According to research, physical activities that increase the heart rate to 85 percent of its maximum are ideal for lowering LDL and increasing HDL. For instance, you can engage in resistance training at maximum effort with increased sets or repetition.
In one study, combining resistance exercise and aerobics such as jumping jacks and walking or low-intensity Korean dance, and resistant-band training reduced LDL in overweight women.
Work on your weight
According to The American Heart Association, one can have high cholesterol with any weight. However, being overweight or obese is undoubtedly associated with high cholesterol by decreasing HDL and increasing LDL.
Researchers believe weight loss may increase cholesterol absorption while decreasing its formation in the body.
They indicate that losing 5-10% of body weight may significantly reduce cholesterol in those with increased risk for cardiovascular complications.
Avoid trans fats
Trans fats are present naturally in animal products and artificially in many foods. They are commonly used in fast foods to prolong the shelf-life and enhance food taste.
Unlike other dietary fats, trans fats increase your LDL while lowering HDL.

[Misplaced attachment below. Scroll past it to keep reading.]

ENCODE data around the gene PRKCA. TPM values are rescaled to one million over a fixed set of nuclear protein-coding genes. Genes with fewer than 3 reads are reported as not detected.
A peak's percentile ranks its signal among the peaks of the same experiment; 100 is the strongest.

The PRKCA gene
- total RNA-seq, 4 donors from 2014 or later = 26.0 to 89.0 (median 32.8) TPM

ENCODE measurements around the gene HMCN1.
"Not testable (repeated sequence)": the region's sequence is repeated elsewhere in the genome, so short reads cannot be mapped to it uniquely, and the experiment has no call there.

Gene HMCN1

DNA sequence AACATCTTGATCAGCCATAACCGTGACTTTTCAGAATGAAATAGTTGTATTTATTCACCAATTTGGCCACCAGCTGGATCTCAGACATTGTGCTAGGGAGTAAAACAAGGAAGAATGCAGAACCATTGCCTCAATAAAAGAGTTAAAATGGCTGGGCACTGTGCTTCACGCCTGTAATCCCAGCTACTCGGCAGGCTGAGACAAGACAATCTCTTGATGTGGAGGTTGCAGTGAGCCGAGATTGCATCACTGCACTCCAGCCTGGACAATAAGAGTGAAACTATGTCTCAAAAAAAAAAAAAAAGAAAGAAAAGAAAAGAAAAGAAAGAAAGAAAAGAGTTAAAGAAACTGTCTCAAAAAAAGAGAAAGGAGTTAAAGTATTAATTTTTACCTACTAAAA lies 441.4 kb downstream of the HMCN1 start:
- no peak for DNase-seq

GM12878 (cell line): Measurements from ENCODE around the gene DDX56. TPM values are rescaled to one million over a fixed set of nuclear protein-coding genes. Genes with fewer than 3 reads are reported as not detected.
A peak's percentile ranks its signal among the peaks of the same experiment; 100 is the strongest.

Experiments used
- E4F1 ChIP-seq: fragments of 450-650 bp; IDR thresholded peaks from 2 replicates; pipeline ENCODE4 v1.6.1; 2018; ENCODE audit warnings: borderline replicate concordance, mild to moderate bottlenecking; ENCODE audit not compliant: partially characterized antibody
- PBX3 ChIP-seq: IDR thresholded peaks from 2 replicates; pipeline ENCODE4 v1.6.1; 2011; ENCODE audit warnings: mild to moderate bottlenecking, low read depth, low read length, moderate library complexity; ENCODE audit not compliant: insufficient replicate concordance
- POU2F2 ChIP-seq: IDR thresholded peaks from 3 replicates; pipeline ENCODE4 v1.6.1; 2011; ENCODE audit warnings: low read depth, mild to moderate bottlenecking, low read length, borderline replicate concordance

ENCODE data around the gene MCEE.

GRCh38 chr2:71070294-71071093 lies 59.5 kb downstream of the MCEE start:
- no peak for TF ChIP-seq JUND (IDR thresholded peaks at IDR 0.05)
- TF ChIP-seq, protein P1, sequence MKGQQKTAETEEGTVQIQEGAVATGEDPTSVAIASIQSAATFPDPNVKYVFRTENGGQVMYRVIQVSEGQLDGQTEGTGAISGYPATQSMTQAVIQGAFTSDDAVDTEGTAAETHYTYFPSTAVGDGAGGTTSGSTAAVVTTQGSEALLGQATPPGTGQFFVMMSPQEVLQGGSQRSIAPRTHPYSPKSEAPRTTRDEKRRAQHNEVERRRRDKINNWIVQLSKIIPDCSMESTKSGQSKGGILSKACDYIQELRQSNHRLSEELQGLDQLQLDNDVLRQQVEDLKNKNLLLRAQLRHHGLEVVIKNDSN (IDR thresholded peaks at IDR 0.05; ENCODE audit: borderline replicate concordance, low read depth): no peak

Including trans fats in your diet increases your risk of stroke, heart disease, and type 2 diabetes.
Consume more unsaturated fatty acids
Unsaturated fatty acids such as monounsaturated fats decrease bad cholesterol, improve good cholesterol, and prevent oxidation, increasing the risk of clogged arteries.
In one study, substituting polyunsaturated fatty acids for monounsaturated fatty acids reduced the oxidation of fats and cholesterol in the body.
Excellent sources of monounsaturated fatty acids include olive and olive oil, avocado, and tree nuts such as walnuts, almonds, hazelnuts, and pecans.
Cholesterol is essential for different processes in the body. However, having too much in the form of LDL may increase your risk of developing chronic conditions.
Although there are medications to help lower cholesterol, a change in lifestyle and diet is the easiest, affordable, and most efficient way to lower your cholesterol.
Some approaches to take include staying physically active, losing weight, eating more monounsaturated fatty acids, avoiding excessive intake of saturated fatty acids, staying off cigarettes, avoiding trans fats, eating more unsaturated fats containing foods, and eating more a diet rich in fiber.